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What Is Confidentiality Law?

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  • Written By: Mary McMahon
  • Edited By: Kristen Osborne
  • Last Modified Date: 15 October 2014
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Confidentiality law is an area of the law pertaining to confidentiality in certain types of professional relationships. Many nations have laws addressing confidentiality issues, and the nature of these laws varies from country to country. Within a country, individual jurisdictions may have their own confidentiality laws to supplement the national law and safeguard the privacy of citizens. Violations of the law can result in civil and criminal penalties.

People like attorneys, doctors, counselors, and religious officiants have ethical responsibilities to maintain the confidentiality of information confided in sessions, and these ethical obligations are often supported by confidentiality law. In the United States, for example, the Health Insurance Portability and Accountability Act (HIPAA) includes a number of provisions intended to protect privacy for medical patients. The law dictates how information can be collected, stored, and used, and includes strict bans on releasing confidential information without consent.

Protecting privileged communications is also important for people seeking legal, ethical, and spiritual advice in situations involving illegal activity, knowledge of illegal events, and other sensitive matters. People might reluctant to get counseling if their communications weren't protected by law, preventing people from receiving advice and assistance, making it important to protect communications for people in need of counsel. Sometimes this advice may lead a person deciding to coming forward with information or providing assistance with the pursuit of a legal matter; without the security of being able to seek advice confidentially, these people might never come forward.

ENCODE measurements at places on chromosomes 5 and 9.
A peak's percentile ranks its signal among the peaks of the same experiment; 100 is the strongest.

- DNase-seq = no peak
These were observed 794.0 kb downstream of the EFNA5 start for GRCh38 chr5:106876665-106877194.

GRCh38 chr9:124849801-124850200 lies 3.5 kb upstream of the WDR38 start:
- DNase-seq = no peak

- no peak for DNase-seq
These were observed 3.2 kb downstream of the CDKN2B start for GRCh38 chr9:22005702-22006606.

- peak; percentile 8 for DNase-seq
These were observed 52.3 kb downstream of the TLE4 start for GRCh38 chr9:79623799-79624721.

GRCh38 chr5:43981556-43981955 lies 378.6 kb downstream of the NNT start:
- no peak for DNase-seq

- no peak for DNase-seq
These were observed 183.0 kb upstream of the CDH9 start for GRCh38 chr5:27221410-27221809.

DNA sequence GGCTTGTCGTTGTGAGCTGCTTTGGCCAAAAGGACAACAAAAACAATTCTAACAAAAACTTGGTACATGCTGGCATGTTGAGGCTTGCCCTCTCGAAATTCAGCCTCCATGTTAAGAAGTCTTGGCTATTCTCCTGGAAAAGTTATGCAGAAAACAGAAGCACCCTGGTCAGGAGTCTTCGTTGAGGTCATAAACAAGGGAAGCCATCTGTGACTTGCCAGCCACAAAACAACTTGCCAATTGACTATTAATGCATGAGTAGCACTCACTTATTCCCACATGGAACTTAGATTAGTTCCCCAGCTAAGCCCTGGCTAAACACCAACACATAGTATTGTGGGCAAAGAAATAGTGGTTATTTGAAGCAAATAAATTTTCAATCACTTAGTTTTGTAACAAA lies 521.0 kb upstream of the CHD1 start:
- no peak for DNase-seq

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Confidentiality is also important in journalism. In nations with strong protections for freedom of the press, sources are protected under confidentiality law. Being able to guarantee anonymity to sources provides journalists with access to information otherwise impossible to obtain, like insider information about a situation from a whistleblower concerned about how the situation is unfolding. Journalists in some regions have gone to jail to protect their sources, relying on tough confidentiality law in appeals to request release.

Governments are also bound by confidentiality law. Governments collect a great deal of information about citizens and they are expected to use it responsibility and appropriately. Abusing information, releasing private information, or using information collected in confidence for activities like prosecution can be grounds for penalties. For example, the United States Census maintains the confidentiality of the information it collects, including information about immigration status, only releasing records 70 years after creation. This allows people like historians to access those records for research while protecting the confidentiality of the people in those records at the time they are collected.

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